After a Restructuring, Focus on Employee Motivation
By: Cy Wakeman
The aftermath of restructuring and layoffs has left many leaders puzzled about motivating employees and how to generate employee loyalty among the “survivors” who are feeling injured, distracted, and overworked.
While challenging times can certainly be “depressing,” they don’t have to be “de-motivating” to your employees, especially in the face of great leadership.
Great leaders are quick to separate the concept of “morale” which is how employees are “feeling”, from “motivation” which is the ability to turn talent into productivity. Even employees that are feeling lower morale can remain highly productive.
Prioritize Employee Motivation
To keep motivating employees in spite of challenging circumstances, let your mantra be, “Lead first, manage second.”
Tempting as it may be, the worst response to a dip in employee productivity is for the leaders to forsake their core functions — capturing the hearts and minds of employees — to zero in on management duties (dealing with the complexity and logistics of getting the work done.) And yet, many leaders feel justified as they attempt greater control and begin to over manage — working on the business and to under lead — rather than working on the people who work on the business.
To create an environment in which employees can maintain their motivation levels in the midst of challenges, leaders need to focus on four areas:
Employees Need Clarity to Remain Motivated
In down times, ambiguity becomes the enemy. Ambiguity leads to conflict and the personalization of situations because employees are left to fill in the blanks at the very time they are feeling most fearful and negative.
Work diligently to remove as much ambiguity as possible from the workplace. Over-communicate what you do know and be honest about what you don’t know. Repeat the information often. Help your employees to put their current reality into perspective. Keep them in their own lanes by clearly delineating current organizational goals and their roles in achieving those goals.
Stop encouraging employees to “Think Outside of the Box”, which can actually derail motivation levels because it comes across as “Pie in the Sky” and out of touch with reality. Redirect employee energy from resistance to problem-solving by encouraging them to “Think Inside the Box.” The “Box” is made up of the desired goal and the constraints currently in place such as a freeze on headcount or limited funding. By “Thinking Inside this Box,” you will be generating real solutions that respect the very real constraints of current challenges.
Employees Need to be able to Trust You
Work to ensure that your employees can trust you as a consistent, dependable leader who is committed to their best interests and outcomes. While you may not be able to reassure your employees that their jobs are secure, you can assure your employees that you will work diligently to develop them so that they are best prepared to handle whatever comes their way. Resist the urge to commit the fatal motivational sin — shying away from leading the group forward — and instead, personally editorializing on key management decisions.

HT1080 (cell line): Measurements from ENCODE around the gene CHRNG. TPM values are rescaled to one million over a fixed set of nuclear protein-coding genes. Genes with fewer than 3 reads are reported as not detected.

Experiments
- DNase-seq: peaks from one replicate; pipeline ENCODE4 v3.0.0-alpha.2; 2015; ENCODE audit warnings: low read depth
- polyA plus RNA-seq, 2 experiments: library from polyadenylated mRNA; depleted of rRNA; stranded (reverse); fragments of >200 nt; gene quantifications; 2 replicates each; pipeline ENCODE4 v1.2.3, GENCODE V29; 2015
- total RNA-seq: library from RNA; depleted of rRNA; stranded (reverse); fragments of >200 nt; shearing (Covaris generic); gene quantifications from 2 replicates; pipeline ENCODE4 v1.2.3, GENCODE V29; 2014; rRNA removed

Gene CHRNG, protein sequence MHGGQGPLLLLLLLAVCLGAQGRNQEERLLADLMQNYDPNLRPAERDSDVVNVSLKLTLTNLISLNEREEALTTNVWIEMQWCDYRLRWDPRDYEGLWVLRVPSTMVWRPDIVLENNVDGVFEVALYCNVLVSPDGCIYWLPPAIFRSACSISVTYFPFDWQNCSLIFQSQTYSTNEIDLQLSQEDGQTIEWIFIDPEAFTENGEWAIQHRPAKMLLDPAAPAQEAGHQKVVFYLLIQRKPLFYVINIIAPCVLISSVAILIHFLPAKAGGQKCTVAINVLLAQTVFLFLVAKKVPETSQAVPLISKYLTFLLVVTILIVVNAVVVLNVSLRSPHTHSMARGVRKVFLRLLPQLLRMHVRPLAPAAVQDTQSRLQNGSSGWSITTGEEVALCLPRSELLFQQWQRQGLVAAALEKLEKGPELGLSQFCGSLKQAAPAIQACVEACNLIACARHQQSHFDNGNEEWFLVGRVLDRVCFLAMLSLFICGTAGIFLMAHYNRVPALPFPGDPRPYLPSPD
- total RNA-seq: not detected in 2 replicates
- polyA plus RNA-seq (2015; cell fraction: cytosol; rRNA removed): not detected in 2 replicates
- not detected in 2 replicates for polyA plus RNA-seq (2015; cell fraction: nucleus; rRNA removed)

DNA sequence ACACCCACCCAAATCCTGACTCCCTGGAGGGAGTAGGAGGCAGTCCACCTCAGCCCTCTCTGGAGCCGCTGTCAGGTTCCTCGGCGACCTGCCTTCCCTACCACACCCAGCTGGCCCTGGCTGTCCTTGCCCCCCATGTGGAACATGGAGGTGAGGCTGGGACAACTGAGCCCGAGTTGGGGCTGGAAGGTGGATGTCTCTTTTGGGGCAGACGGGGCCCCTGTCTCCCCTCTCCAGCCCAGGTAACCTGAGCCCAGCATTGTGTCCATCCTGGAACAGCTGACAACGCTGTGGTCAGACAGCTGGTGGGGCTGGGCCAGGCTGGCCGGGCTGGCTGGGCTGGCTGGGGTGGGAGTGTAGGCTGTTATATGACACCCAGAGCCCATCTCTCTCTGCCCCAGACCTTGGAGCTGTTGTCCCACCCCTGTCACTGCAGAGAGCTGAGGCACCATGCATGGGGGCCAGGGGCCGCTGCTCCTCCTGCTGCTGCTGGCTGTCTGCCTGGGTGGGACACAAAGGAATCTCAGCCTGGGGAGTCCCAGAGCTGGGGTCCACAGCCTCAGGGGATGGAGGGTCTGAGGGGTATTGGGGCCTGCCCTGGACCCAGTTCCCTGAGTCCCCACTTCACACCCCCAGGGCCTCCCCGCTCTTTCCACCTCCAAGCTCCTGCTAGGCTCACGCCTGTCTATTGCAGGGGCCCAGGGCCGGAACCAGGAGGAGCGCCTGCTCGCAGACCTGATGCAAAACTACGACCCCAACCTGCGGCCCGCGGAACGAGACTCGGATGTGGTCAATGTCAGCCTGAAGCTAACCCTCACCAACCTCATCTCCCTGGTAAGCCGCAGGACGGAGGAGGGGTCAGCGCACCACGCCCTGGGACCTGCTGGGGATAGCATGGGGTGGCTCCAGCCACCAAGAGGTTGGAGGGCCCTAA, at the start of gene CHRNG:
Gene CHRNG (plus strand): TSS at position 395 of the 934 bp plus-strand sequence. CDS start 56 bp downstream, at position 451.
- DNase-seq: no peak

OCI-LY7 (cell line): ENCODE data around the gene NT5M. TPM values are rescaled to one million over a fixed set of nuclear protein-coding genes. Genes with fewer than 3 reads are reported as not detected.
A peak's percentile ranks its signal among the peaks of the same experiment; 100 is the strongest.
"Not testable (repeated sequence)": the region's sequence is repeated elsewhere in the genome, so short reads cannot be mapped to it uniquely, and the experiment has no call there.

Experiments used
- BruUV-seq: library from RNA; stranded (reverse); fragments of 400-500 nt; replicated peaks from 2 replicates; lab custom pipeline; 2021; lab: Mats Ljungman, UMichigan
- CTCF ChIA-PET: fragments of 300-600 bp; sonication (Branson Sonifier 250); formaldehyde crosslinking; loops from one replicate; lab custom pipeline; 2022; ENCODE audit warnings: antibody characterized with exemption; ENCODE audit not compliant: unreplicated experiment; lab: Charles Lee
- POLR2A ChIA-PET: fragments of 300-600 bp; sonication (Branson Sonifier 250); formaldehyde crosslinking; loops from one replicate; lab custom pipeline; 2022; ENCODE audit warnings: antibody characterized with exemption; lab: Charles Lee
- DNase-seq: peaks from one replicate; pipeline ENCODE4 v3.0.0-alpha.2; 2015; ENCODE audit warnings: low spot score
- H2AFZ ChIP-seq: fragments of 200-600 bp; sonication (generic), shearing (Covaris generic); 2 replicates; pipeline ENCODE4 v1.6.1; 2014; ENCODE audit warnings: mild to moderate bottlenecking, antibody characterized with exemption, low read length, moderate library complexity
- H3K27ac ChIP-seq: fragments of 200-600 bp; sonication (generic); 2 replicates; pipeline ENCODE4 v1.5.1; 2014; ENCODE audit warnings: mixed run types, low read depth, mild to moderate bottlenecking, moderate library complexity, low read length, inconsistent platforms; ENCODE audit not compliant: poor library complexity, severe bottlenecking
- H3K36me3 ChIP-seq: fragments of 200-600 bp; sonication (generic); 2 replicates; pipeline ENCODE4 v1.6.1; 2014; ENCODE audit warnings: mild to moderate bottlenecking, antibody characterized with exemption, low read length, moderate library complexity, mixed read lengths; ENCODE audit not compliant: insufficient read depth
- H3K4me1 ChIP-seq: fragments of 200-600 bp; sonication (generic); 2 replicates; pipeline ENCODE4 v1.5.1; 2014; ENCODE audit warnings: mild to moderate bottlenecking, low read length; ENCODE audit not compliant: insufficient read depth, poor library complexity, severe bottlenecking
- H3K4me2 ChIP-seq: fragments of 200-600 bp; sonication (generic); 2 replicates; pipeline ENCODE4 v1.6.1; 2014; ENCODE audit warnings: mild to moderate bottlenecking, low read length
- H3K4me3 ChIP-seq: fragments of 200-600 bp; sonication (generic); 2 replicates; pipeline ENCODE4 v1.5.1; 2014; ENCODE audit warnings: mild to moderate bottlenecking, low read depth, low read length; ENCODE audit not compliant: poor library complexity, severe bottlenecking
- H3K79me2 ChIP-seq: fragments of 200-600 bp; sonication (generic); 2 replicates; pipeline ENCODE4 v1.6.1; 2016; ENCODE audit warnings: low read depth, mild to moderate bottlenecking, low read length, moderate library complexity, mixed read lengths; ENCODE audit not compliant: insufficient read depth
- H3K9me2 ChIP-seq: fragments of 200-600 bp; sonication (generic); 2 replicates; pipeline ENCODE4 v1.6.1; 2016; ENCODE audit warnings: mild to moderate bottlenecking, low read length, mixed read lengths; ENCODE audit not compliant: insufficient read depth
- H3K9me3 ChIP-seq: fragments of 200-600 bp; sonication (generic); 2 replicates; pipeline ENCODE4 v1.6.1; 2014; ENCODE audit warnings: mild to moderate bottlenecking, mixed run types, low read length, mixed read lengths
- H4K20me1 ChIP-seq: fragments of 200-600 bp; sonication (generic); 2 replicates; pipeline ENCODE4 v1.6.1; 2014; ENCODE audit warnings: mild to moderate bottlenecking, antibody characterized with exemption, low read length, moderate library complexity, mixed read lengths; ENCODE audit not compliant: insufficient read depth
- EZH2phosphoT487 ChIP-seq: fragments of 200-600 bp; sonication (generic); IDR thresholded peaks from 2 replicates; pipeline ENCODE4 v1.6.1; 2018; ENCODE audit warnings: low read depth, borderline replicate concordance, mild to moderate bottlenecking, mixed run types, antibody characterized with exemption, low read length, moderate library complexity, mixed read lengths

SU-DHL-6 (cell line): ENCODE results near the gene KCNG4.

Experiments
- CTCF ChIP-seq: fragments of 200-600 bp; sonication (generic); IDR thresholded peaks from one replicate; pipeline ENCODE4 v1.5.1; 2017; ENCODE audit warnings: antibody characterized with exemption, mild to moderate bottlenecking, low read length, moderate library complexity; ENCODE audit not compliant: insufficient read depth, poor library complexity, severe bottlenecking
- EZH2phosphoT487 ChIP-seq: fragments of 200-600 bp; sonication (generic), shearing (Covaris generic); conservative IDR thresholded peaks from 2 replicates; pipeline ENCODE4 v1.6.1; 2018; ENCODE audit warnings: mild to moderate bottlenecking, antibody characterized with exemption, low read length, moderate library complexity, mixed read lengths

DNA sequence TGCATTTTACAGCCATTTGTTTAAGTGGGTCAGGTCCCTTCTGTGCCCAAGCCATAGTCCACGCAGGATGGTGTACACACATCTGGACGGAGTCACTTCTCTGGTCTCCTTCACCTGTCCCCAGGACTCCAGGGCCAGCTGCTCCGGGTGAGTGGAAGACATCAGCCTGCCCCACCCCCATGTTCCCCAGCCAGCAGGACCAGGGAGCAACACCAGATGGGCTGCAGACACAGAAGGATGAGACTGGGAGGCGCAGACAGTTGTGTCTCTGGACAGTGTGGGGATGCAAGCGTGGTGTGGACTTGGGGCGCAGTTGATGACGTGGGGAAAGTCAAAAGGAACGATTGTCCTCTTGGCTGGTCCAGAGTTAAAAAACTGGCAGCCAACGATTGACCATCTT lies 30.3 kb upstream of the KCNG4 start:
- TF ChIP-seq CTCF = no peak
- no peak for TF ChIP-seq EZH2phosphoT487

It is an immediate threat to your trustworthiness when you abandon your leadership responsibilities to share your pain or to collude with your employees. They are looking for you to put aside your needs and fears in the moment and to provide realistic and inspirational leadership — step up and give it to them.
Buy-in is not Optional but it is Motivating
Too often during economic downturns leaders begin to expect and accept less from their employees. “Since I can’t give you a great raise, I guess buy-in is optional.” Many leaders believe that engagement and happiness comes from lack of stress or issues at work, when in fact engagement and happiness comes from the level of personal accountability one exhibits in their own life. Insist on buy-in each and every day.
Hold your employees accountable to succeed in spite of the circumstances. Let their motivation be built by overcoming difficulties under the direction of a great leader who cares about them and recognizes their great achievements.
In Challenging Times, Turn Up the Volume on Development
Give your employees time, attention and challenging assignments. The greatest development does not come from attending training, it happens when employees are given challenging assignments and are supported and coached to success. Make your commitment to employee development conscious and visible. Let them know that while you may not be able to offer monetary-based rewards this year, you will compensate by increasing their capabilities and capacity.
Cy Wakeman is a dynamic keynote speaker advocating a revolutionary new approach to leadership. Her ground breaking ideas are featured in The Wall Street Journal, The New York Times, and SHRM.com. She is a significant thought leader with entertaining podcasts on thegurunation.com and is a favorite expert blogger on FastCompany.com. Her book, Reality Based Leadership – Ditch the Drama, Restore Sanity to the Workplace, & Turn Excuses Into Results (Jossey-Bass, 2010) is now available for order at all major on-line book retailers. For more information, visit CyWakeman.